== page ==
Sooo, What’s Your Hair Type? | Salon Secret Africa

Curly Hairstyles

Sooo, What’s Your Hair Type?

07 March 2018
What's your hair type?
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Hey, ladies with African hair.

You probably throw around words like “dry”, “soft”, “thick” and “thin” to describe your hair type. But what about Type 4? There’s a whole official categorisation system for hair based on curliness and texture. In fact, there are multiple systems for hair types!

That may sound crazy confusing, but don’t worry. Using the curl system, we’ve outlined each of the different hair types. This way you can more easily find your type… and then start making better haircare decisions for your specific needs.

Diversity of hair types

Type 1: Straight to Minimal Wave

This hair type is known for its shine, but also for its inability to hold styled curls. A common problem is oiliness, as sebum travels easily along the kink-free hair shafts from the scalp to hair tips.

Texture: Thin to thick
Growth pattern: Grows down from the scalp
Body: Lacks volume
Elasticity: Marginal stretching, with return
Porosity: Compact with slightly raised cuticle. Less prone to frizz

Type 2: Open wave

Not perfectly straight but not quite curly, Type 2 hair has only a little volume. It can easily be flattened out by products that are too heavy.

Texture: Thin to thick
Growth pattern: Grows down from the scalp
Body: Some volume or end-wave curl movement
Elasticity: Marginal stretching, with return
Porosity: Compact with slightly raised cuticle. Less prone to frizz

Type 3: Wavy

With this type, hair tends to fall in loose S-shaped waves around the face. Frizz starts to be a concern and requires gels or other control products.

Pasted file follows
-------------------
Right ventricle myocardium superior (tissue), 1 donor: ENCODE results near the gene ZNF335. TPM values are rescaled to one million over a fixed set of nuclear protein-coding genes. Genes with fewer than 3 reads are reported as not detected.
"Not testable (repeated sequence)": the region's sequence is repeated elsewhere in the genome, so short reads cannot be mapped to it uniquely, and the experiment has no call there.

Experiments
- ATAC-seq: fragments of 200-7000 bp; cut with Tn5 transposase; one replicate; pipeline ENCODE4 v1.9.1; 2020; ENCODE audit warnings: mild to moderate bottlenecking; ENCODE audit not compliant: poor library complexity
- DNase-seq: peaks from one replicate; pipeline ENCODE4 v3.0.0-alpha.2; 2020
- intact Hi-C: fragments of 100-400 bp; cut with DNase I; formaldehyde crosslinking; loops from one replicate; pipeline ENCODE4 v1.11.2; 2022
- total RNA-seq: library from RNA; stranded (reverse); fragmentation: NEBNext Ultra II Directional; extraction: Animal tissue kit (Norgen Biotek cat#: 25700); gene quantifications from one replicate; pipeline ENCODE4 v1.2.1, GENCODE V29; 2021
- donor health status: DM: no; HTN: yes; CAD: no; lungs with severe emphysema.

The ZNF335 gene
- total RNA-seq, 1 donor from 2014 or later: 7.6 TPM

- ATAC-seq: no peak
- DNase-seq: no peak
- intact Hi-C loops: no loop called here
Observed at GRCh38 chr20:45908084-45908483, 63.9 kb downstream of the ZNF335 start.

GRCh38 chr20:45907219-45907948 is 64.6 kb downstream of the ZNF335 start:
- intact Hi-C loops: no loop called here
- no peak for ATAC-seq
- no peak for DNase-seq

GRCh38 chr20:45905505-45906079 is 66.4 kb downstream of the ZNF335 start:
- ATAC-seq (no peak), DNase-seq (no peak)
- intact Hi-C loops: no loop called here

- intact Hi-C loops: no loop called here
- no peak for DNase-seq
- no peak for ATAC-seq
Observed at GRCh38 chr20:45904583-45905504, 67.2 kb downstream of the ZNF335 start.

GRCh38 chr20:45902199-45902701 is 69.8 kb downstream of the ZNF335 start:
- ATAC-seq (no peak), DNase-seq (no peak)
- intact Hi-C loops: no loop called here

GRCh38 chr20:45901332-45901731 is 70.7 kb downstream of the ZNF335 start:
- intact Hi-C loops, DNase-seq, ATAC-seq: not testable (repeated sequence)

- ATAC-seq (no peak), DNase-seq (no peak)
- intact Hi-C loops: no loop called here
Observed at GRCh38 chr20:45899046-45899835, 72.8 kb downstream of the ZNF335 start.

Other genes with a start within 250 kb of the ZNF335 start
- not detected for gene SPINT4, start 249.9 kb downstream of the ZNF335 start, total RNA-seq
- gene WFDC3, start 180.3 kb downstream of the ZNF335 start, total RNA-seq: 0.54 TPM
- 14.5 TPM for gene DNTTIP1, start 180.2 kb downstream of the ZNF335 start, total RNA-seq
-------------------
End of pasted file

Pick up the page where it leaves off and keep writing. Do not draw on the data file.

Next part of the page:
Texture: Thin to thick
Growth pattern: Grows down from the scalp
Body: Some volume or end-wave curl movement
Elasticity: Moderate stretching, with moderate return
Porosity: Slightly raised to raised cuticle. Prone to frizz

Type 4: Curly

This hair type has a lot of body and tends to poof away from the face. It’s more susceptible to frizz, and curls can look dull without proper care.

Texture: Thin to thick
Growth pattern: Grows down from the scalp
Body: Volume and bounce
Elasticity: Moderate stretching, with moderate return
Porosity: Slightly raised to raised cuticle. Prone to frizz

Type 5: Very curly

The curls here are more spiralled, springy and dense. Again, frizz is a concern, but the overall coarser nature of the hair means tangling is far more common.

Texture: Thin to thick, or combination
Growth pattern: Grows down from the scalp, then curls
Body: Reduced volume with some movement. Prone to be compact
Elasticity: Stretching, with minimal return
Porosity: Raised cuticle. Likely to frizz and tangle

Type 6: Coiled

This hair type may look wiry and tough, but it’s fragile in reality. As scalp oil struggles to travel the length of hair strands, common issues are dryness and breakage.

Texture: Thin to thick, or combination
Growth pattern: Grows up and away from the scalp, then curls
Body: Some volume. Likely to be compact, and has less movement
Elasticity: Stretching, with minimal return
Porosity: Raised cuticle. Some frizz and tangles

Type 7: Very coiled

With this type, hair coils directly from the skull, and appears very tight. Individual curls are difficult to identify. Very coiled hair is dry and easily tangled.

Texture: Thin to thick, or combination
Growth pattern: Curls directly from the scalp
Body: Minimal volume. Some compaction with no movement
Elasticity: Stretching, with minimal return
Porosity: Raised cuticle. Frizzy, tangled and prone to knot

Type 8: Zigzag coiled

The most tightly coiled hair type, with strands bending sharply in zigzag coils. So densely coiled, in fact, that it appears immobile. Extremely delicate, it requires regular moisturising and gentle detangling.

Texture: Thin to thick, or combination
Growth pattern: Curls directly from the scalp
Body: Compact with no movement
Elasticity: Stretching, with minimal return
Porosity: Raised cuticle. Frizzy, tangled and with some knots

If you’re still uncertain about your hair type, don’t worry. It’s a lot of information to process. We recommend you speak to an expert. A stylist will be able to provide a personalised hair and scalp diagnosis unique to you. To start that process, find your nearest salon here.

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